Independent Blender Brings Healthy Eating to the Street – Free Press of Jacksonville

NEW ORLEANS – Fine food and music are staples of New Orleans, Louisiana.

Unfortunately, this food usually comes in the form of seafood, gumbo, jambalaya, king cake, and fritters – things that keep your taste buds happy and expand your waistline.

Domonique “Dinero” Meyers from the 5th district, however, offers a delicious alternative to the city’s famous, but sometimes greasy dishes. His Ascent Blends brand organic smoothies got off to a humble start on the New Orleans sidewalks, just a blender and organic fruit.

His efforts towards healthy living have not gone unnoticed – he recently signed a distribution deal with Rouses Markets that will soon see his smoothies and ginger shots on store shelves. (Founded more than 40 years ago in Houma, Louisiana, Rouses is one of the largest independent grocers in the United States.)

Meyers – who prefers to be out with Dinero – understands that health is wealth and hopes his Ascent Blends will create a healthier city. He recently spoke to Zenger News about his company’s success, how the Rouses deal came about and much more.

Percy Crawford interviewed Domonique “Dinero” Meyers for Zenger News.

Dinero is doing one of his workouts. (Courtesy of Dinero Meyers)

Zenger: Tell us about the name of your company and the mission behind it.

Dinero: It’s Ascent Blends; Everything is handmade and freshly made every day. We are your starting shot to become healthier. We are community oriented and care about your health.

Zenger: As far as I know, you made smoothies in the hood and it turned into something big. How did it start

Percy Crawford interviewed Domonique “Dinero” Meyers for Zenger News. (Heidi Malone / Zenger

Dinero: Since I have paid attention to my diet over the years, I founded this company in July 2016. Five years ago I was riding a pink scooter in my neighborhood, 5th division. And I see a building where motorbikes and scooters used to be rented. I said, “This could be a smoothie business here.”

I reached out and spoke to the owner and the numbers were good. But I really wasn’t ready to start a business there. I had never made a smoothie for sale before. The idea just sparked off. I worked for a non-profit organization and asked some people what I should do. They said, “Well, if you can’t get the building, just put up a booth in the neighborhood hair salon.” And I did that.

They also told me to get high quality ingredients. I wanted to make sure my smoothies were healthy. I used a dairy free agave that is better than sugar.

I started selling smoothies in the hair salon. They were an instant hit. I was traveling all over town 24/7. I would line up the entire sidewalk with people who wanted smoothies that weren’t available anywhere else. We didn’t have any healthy options there – the 5th section is full of liquor stores and fried foods.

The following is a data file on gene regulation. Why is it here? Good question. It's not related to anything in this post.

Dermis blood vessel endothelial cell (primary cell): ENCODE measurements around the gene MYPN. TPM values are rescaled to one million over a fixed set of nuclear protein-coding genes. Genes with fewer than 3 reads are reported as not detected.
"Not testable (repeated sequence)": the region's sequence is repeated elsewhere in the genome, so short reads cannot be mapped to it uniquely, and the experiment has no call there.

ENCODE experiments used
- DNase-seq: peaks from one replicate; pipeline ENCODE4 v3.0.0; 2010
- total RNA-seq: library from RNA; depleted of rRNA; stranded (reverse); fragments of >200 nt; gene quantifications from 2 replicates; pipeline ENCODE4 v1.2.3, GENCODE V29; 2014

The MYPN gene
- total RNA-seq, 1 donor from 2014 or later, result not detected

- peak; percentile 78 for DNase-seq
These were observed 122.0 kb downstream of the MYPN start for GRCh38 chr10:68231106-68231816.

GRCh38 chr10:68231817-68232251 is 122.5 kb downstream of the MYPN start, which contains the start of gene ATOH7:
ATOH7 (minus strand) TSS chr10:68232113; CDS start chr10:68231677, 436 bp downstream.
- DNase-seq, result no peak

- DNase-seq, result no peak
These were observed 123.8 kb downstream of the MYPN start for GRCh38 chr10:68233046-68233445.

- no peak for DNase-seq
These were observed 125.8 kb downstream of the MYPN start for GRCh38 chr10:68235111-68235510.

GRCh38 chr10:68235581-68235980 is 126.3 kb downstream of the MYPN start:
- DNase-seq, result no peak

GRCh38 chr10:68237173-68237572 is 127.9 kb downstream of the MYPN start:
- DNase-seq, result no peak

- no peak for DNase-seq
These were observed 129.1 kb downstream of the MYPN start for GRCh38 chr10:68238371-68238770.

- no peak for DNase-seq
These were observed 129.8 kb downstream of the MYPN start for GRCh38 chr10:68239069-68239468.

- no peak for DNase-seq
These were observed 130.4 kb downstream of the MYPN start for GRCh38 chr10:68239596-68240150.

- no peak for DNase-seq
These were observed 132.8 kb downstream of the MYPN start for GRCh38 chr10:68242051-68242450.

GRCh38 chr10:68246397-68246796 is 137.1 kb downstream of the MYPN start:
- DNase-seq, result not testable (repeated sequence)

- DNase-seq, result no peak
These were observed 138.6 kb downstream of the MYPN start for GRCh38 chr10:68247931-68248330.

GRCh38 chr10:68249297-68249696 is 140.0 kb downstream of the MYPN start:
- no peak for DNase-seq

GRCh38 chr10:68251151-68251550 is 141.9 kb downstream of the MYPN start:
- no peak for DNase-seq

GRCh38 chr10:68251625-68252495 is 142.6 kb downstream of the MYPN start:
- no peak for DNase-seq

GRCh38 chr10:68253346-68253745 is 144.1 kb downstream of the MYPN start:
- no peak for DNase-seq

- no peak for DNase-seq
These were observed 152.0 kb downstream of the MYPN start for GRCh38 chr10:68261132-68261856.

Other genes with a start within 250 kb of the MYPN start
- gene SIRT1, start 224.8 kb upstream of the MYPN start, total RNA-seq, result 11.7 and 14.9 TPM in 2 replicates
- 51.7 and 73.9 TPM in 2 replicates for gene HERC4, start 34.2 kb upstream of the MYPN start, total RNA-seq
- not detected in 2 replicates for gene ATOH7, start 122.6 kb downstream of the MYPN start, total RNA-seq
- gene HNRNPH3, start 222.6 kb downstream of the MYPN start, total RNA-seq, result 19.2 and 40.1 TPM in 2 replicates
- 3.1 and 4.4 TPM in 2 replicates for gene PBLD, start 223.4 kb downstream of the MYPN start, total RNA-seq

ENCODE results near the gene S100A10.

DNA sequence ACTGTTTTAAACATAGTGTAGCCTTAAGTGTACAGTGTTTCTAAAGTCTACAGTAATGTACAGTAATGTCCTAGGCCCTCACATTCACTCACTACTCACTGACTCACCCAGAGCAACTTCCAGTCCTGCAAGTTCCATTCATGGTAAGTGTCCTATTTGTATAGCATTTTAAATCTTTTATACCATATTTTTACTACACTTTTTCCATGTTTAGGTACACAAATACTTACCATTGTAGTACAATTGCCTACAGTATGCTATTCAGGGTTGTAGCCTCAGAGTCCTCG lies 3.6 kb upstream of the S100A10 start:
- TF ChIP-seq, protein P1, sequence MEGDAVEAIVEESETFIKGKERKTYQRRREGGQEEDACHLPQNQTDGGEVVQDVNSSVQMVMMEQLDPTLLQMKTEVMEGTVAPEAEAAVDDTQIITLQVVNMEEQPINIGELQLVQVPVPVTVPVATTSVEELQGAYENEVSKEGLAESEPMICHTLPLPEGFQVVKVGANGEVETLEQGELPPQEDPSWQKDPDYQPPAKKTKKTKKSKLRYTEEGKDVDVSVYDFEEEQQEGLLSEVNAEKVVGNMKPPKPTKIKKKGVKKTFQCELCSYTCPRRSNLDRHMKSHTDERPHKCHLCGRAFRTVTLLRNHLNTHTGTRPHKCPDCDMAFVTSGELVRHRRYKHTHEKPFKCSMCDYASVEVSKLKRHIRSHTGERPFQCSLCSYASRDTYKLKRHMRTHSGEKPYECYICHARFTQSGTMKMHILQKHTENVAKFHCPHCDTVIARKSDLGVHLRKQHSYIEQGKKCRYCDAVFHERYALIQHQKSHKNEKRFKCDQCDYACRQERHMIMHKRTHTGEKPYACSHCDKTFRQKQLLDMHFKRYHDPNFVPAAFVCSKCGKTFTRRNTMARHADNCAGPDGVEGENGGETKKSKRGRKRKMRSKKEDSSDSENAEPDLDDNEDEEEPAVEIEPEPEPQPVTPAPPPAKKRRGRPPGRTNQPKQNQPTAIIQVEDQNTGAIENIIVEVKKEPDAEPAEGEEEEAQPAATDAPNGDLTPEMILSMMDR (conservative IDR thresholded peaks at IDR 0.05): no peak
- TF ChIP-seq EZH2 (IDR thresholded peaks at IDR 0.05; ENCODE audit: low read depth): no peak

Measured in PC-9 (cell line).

I trained on the sidewalk every day, people joined in, and I also started running and doing 5K runs. We are definitely about health education and about educating all of our customers and giving them literature and inspiration on how to change their lifestyle. It’s a lot more than just a smoothie.

Zenger: Was it difficult to get those healthy smoothies to take off in a city that isn’t known for healthy restaurants?

Dinero: It was a bit challenging, but it wasn’t difficult. Things changed in the city about three or four years ago. You have started to see some healthier options. I think I had a lot to do with giving people access to such products. It helps my smoothies taste really good. I’ve had people look at my green smoothie like, “Man, this thing probably tastes bad.” Remember, I’m dealing with the hood, so it was just that. It was, “Ugh, I don’t want the green, give me the pink.” But then they would try the green and find out that it is amazing.

I actually rocked the culture because I understood that looks can be deceiving when it comes to things like a healthy smoothie. You have to try things out.

Dinero at work on the streets of his hometown New Orleans. (Courtesy of Dinero Meyers)

Zenger: How did the deal with Rouses come about?

Dinero: One of my homies had a meeting with Rouses to find out how to do something together. He brought along some people who already had businesses, from farmers to people who cooked products. He said he wanted to do a seller’s market or something like that at Rouses every week. So I attended the meeting. I’m community based and there were a lot of things at stake in correcting their mistakes. So if they were ready to do the undo, I’ll be in.

That was my whole pitch in the meeting. This is not just about me. It’s about creating opportunities for jobs. It was a decision that I had to make for myself and for others. We’re about four or five months old now and every Saturday we do the market at Rouses on Tchoupitoulas. And very soon they will have my freshly squeezed juices and ginger shots on the shelf in their CBD [Central Business District] Location.

(Edited by Matthew B. Hall and Fern Siegel)

The post Smoothie Operators: Independent Blender That Brings Healthy Foods to the Street first appeared on Zenger News.

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